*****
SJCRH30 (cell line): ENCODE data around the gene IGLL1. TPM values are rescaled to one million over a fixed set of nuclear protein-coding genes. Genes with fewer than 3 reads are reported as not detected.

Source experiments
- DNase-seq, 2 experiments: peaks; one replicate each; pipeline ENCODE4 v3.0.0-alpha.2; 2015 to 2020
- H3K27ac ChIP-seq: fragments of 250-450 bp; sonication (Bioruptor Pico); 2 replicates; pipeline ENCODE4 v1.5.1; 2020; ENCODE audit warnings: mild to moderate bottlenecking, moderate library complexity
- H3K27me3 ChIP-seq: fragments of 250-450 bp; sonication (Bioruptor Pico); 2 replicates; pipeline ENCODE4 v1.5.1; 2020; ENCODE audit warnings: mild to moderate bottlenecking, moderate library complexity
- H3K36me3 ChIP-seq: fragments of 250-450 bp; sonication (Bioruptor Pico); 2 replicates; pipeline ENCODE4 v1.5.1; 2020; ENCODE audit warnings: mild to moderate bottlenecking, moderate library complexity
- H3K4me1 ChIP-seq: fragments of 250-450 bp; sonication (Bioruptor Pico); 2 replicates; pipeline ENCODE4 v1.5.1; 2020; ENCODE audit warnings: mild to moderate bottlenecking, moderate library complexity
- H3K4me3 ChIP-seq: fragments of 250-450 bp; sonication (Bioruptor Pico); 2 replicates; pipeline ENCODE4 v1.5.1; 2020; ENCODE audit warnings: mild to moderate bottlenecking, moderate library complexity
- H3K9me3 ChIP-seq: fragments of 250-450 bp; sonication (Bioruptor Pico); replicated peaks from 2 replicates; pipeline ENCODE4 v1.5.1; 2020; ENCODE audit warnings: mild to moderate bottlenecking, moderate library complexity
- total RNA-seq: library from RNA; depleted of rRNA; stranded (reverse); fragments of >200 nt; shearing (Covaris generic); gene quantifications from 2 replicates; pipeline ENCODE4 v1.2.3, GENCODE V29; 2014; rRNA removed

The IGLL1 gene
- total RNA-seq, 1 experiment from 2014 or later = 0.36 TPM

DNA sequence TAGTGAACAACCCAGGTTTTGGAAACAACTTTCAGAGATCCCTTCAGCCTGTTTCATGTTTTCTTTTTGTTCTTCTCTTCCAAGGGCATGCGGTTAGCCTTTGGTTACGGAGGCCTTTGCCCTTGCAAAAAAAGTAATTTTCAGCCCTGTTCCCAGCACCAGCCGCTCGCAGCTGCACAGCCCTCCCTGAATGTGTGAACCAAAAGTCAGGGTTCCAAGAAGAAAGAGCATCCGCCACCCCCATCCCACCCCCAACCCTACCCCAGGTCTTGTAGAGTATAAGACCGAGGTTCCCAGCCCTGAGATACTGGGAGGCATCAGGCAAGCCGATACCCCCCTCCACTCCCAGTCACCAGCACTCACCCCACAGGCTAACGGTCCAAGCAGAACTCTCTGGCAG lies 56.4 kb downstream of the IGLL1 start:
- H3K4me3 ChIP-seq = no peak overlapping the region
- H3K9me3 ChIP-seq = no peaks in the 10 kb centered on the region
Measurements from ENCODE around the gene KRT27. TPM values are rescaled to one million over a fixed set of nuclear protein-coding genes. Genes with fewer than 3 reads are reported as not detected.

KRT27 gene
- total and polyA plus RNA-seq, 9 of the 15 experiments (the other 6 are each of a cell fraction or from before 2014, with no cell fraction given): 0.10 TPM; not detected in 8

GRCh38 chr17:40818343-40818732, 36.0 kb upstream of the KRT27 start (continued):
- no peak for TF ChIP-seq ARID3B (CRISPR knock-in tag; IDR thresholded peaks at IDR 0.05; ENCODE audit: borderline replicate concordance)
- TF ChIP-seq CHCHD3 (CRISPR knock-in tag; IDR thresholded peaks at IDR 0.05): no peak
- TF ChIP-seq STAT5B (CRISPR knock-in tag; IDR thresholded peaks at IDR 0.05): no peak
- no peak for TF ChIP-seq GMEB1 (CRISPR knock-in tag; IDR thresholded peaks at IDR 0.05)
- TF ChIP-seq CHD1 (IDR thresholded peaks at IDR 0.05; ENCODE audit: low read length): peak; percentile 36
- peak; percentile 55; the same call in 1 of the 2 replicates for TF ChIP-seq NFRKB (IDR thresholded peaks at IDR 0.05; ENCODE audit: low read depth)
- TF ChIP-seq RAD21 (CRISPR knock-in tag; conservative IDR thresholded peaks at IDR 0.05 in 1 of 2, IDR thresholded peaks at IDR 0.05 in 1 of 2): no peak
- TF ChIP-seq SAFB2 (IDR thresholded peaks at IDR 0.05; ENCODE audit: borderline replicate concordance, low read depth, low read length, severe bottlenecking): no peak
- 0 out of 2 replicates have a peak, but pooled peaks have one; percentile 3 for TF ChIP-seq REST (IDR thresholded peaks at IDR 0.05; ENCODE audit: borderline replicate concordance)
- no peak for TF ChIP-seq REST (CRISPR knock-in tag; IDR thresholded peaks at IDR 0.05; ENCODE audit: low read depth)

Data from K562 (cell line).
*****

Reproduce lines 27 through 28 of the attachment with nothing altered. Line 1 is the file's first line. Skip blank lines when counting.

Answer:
- TF ChIP-seq SAFB2 (IDR thresholded peaks at IDR 0.05; ENCODE audit: borderline replicate concordance, low read depth, low read length, severe bottlenecking): no peak
- 0 out of 2 replicates have a peak, but pooled peaks have one; percentile 3 for TF ChIP-seq REST (IDR thresholded peaks at IDR 0.05; ENCODE audit: borderline replicate concordance)